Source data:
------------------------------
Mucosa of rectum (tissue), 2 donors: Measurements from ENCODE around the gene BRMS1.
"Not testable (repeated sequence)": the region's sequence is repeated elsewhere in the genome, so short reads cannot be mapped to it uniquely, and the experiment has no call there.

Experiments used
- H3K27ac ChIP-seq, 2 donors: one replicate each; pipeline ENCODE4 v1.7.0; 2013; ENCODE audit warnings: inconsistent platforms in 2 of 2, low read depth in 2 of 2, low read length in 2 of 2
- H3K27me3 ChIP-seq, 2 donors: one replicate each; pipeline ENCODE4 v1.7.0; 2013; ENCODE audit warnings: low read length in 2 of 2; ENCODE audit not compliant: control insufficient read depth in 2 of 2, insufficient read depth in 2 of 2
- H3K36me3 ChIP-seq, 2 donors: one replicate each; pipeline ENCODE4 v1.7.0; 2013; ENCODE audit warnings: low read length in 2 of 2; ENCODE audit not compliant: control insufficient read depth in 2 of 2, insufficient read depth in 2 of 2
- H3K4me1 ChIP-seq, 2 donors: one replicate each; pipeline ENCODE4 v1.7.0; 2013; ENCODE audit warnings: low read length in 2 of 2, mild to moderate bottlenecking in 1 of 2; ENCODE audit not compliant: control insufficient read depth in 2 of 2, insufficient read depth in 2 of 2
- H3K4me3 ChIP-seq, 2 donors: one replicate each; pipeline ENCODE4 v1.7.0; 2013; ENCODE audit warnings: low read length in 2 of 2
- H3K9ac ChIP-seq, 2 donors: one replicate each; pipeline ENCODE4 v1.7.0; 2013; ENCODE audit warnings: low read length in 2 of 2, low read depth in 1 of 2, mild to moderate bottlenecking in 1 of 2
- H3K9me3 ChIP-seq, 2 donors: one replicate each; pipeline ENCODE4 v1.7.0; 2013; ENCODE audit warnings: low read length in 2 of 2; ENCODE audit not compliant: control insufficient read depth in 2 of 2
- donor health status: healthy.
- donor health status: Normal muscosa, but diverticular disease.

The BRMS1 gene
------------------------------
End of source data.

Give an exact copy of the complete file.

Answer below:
Mucosa of rectum (tissue), 2 donors: Measurements from ENCODE around the gene BRMS1.
"Not testable (repeated sequence)": the region's sequence is repeated elsewhere in the genome, so short reads cannot be mapped to it uniquely, and the experiment has no call there.

Experiments used
- H3K27ac ChIP-seq, 2 donors: one replicate each; pipeline ENCODE4 v1.7.0; 2013; ENCODE audit warnings: inconsistent platforms in 2 of 2, low read depth in 2 of 2, low read length in 2 of 2
- H3K27me3 ChIP-seq, 2 donors: one replicate each; pipeline ENCODE4 v1.7.0; 2013; ENCODE audit warnings: low read length in 2 of 2; ENCODE audit not compliant: control insufficient read depth in 2 of 2, insufficient read depth in 2 of 2
- H3K36me3 ChIP-seq, 2 donors: one replicate each; pipeline ENCODE4 v1.7.0; 2013; ENCODE audit warnings: low read length in 2 of 2; ENCODE audit not compliant: control insufficient read depth in 2 of 2, insufficient read depth in 2 of 2
- H3K4me1 ChIP-seq, 2 donors: one replicate each; pipeline ENCODE4 v1.7.0; 2013; ENCODE audit warnings: low read length in 2 of 2, mild to moderate bottlenecking in 1 of 2; ENCODE audit not compliant: control insufficient read depth in 2 of 2, insufficient read depth in 2 of 2
- H3K4me3 ChIP-seq, 2 donors: one replicate each; pipeline ENCODE4 v1.7.0; 2013; ENCODE audit warnings: low read length in 2 of 2
- H3K9ac ChIP-seq, 2 donors: one replicate each; pipeline ENCODE4 v1.7.0; 2013; ENCODE audit warnings: low read length in 2 of 2, low read depth in 1 of 2, mild to moderate bottlenecking in 1 of 2
- H3K9me3 ChIP-seq, 2 donors: one replicate each; pipeline ENCODE4 v1.7.0; 2013; ENCODE audit warnings: low read length in 2 of 2; ENCODE audit not compliant: control insufficient read depth in 2 of 2
- donor health status: healthy.
- donor health status: Normal muscosa, but diverticular disease.

The BRMS1 gene